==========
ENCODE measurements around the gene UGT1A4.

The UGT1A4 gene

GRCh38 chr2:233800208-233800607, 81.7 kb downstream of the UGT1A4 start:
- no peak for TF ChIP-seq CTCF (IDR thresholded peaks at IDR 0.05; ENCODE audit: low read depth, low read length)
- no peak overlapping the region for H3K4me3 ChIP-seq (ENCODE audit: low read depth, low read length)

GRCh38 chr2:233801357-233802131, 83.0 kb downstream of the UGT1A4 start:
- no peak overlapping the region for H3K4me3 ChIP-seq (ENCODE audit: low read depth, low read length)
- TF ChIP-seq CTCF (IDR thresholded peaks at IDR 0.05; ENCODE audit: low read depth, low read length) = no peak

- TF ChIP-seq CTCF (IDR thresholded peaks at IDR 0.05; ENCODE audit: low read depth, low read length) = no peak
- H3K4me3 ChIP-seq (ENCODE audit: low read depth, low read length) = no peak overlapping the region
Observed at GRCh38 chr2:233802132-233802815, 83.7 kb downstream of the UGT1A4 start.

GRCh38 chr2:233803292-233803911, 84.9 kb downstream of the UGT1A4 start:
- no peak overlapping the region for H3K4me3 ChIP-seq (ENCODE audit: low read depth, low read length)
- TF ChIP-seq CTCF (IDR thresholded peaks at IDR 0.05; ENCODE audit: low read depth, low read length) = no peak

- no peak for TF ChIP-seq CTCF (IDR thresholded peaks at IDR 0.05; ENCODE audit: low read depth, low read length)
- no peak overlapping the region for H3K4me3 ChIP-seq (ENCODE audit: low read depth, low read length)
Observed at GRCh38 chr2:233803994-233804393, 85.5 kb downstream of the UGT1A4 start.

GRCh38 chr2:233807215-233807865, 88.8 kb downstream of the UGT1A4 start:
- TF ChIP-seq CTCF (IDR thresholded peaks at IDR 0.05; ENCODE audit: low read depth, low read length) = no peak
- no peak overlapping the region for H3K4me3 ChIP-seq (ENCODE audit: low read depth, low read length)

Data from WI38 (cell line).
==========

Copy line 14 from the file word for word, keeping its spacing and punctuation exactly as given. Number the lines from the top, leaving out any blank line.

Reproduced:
- TF ChIP-seq CTCF (IDR thresholded peaks at IDR 0.05; ENCODE audit: low read depth, low read length) = no peak